Operation Fortune: Ruse de guerre (2023)

Operation Fortune: Ruse de guerre
Director: Guy Ritchie
Writer: Ivan Atkinson, Marn Davies, Guy Ritchie
Cast: Jason Statham, Aubrey Plaza, Cary Elwes, Hugh Grant, Josh Hartnett, Bugzy Malone, Eddie Marsan
Seen on: 6.1.2023

When a deadly new weapon that nobody really understands yet goes missing, Norman (Eddie Marsan) hires his fix-it-guy Nathan Jasmine (Cary Elwes) to fix it. And Nathan trusts nobody more than Orson Fortune (Jason Statham) to do the job. Together with Sarah Fidel (Aubrey Plaza) and JJ Davies (Bugzy Malone), they form a crack-pot team that goes after weapons dealer Greg Simmonds (Hugh Grant). But Simmonds is no easy target, they need an in. They find it in actor Danny Francesco (Josh Hartnett) of whom Simmonds is a great fan. Danny is not a great operative, but hopefully he will do to achieve their mission.

Operation Fortune: Ruse de guerre is an extremely disappointing film. It doesn’t work that badly on paper, but it lacks any sense of rhythm and timing, making it a jarring experience in execution.

The film poster showing the main characters artfully arranged with Orson Fortune (Jason Statham) towering over everybody. They are all wearing fancy clothes.

Operation Fortune tries to be funny, and there is a reason that “comedic timing” is such an established phrase: timing is incredibly important for jokes to work. Operation Fortune should be taught in film school as an example of how NOTt to do it. I don’t think that there is a single punchline that comes at the right time. More than once, I lagged behind, still processing what I had heard when the film had already moved on. (I’m confident enough in my own processing power, and I have seen enough comedies were this wasn’t the case that I’m comfortable with saying it’s a them problem and not a me problem.) And usually, when I caught up with it, the jokes were more cringeworthy than anything. I am honestly not sure whether it’s the editing that ruined the film’s rhythm, or if it was already a problem on set, I can just say that the problem was immense.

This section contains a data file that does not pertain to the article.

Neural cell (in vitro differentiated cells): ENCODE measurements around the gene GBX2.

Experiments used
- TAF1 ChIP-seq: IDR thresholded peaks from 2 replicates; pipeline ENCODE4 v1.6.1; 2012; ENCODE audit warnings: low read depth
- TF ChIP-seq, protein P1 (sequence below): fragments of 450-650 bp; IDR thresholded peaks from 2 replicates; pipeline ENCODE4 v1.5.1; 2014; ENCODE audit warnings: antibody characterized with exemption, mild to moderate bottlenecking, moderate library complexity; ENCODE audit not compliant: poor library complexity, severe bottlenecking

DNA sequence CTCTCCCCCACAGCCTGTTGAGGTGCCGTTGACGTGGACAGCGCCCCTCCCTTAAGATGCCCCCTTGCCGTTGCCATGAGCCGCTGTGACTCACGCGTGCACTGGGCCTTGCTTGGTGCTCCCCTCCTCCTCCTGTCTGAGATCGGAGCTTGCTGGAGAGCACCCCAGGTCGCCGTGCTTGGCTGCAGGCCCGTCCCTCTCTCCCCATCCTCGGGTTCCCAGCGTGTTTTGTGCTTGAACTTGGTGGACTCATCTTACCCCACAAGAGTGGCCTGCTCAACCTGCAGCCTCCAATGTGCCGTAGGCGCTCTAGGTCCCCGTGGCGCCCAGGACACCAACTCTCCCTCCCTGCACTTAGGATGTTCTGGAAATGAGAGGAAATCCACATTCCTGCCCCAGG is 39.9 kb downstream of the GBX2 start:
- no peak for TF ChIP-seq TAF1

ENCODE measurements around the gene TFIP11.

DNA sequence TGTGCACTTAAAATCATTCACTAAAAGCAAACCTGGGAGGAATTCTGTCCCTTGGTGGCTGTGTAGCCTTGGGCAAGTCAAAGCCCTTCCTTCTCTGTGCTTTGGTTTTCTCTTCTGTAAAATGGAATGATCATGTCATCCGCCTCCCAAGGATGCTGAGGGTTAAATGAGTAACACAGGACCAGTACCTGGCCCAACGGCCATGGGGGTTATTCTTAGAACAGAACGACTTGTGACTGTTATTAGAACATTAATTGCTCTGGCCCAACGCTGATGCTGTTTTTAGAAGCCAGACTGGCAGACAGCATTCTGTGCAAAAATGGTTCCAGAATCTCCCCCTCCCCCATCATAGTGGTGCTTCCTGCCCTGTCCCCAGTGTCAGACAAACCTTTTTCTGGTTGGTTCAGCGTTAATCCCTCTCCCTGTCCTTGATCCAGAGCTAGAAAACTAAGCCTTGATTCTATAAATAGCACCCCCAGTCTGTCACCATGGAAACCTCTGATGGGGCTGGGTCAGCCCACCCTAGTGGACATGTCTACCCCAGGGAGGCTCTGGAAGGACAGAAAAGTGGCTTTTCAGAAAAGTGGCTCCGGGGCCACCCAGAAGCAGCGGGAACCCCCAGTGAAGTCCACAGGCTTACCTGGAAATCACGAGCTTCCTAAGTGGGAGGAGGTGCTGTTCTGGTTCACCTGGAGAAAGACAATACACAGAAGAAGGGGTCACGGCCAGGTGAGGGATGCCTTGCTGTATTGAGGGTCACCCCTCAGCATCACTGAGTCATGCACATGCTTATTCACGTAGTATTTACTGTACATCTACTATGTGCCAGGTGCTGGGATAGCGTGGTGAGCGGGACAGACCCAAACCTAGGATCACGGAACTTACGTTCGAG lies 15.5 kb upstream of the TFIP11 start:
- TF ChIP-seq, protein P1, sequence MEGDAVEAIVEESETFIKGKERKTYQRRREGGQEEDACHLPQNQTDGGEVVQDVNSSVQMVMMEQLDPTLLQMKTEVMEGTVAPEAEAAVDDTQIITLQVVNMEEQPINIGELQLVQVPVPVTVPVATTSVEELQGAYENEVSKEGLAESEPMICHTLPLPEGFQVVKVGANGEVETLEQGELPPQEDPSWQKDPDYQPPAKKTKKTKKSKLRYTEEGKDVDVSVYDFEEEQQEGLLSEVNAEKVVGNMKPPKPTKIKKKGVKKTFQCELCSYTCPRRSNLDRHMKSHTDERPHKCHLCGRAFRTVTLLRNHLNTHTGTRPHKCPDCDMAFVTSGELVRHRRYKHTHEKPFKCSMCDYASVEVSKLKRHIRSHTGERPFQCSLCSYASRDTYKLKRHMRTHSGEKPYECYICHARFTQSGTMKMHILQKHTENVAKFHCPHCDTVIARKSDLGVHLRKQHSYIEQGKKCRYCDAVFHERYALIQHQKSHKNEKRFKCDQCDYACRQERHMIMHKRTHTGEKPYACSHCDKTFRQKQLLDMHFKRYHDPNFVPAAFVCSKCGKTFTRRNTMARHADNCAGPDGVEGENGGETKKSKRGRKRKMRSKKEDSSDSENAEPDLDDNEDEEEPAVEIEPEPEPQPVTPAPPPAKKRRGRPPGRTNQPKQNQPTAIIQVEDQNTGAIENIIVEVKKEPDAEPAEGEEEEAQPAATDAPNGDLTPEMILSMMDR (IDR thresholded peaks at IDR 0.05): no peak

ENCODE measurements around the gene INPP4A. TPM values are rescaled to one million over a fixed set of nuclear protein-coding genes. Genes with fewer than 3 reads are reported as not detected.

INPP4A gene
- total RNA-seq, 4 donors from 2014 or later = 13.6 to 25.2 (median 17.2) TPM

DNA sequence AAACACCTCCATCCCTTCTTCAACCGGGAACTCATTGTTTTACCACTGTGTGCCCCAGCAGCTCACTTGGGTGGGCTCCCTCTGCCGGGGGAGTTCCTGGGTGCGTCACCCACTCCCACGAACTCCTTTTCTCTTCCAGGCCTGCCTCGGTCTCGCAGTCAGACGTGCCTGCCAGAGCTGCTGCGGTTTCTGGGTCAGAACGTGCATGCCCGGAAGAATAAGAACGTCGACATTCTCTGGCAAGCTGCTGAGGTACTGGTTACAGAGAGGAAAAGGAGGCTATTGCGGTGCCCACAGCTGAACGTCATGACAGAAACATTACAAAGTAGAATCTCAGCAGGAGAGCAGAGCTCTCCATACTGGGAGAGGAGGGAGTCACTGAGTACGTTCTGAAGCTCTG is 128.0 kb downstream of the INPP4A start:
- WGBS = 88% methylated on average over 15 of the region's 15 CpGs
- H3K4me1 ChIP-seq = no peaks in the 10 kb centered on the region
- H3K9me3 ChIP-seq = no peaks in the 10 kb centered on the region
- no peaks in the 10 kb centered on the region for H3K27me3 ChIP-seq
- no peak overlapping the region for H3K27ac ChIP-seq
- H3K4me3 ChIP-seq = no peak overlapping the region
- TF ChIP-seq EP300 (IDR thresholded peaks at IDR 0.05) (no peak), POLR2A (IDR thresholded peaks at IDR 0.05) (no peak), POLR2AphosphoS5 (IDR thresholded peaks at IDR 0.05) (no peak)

The only one who actually manages to wrangle some fun from the film is Hugh Grant. I quite like that at this stage in his career, he decided to just have fun with things and ham it up. But the rest of the cast gets fed to the wolves by the film. I mean, when not even Aubrey Plaza is funny in your film, you have a serious problem.

Sarah FIdel (Aubrey Plaza), Orson Fortune (Jason Statham) and JJ Davies (Bugzy Malone) walking away from Nathan Jasmine (Cary Elwes).

The action part of the film is nothing to write home about. It wouldn’t have needed to be if the comedy had worked. In that case it would have been perfectly sufficient. But it just isn’t strong enough to pull the film from the edge that the failing comedy pushed it over.

As I watched the film, it took me a while until I realized just how bad it is. And not just because it looks glitzy and has awesome locationsa nd everyone is beautiful. I just didn’t want to believe what I was seeing. But in the end, there was just no escaping it: this film sucks.

Sarah FIdel (Aubrey Plaza) and Danny Francesco (Josh Hartnett) walking hand-in-hand down a fancy corridor.

Summarizing: better watch another Ritchie film.

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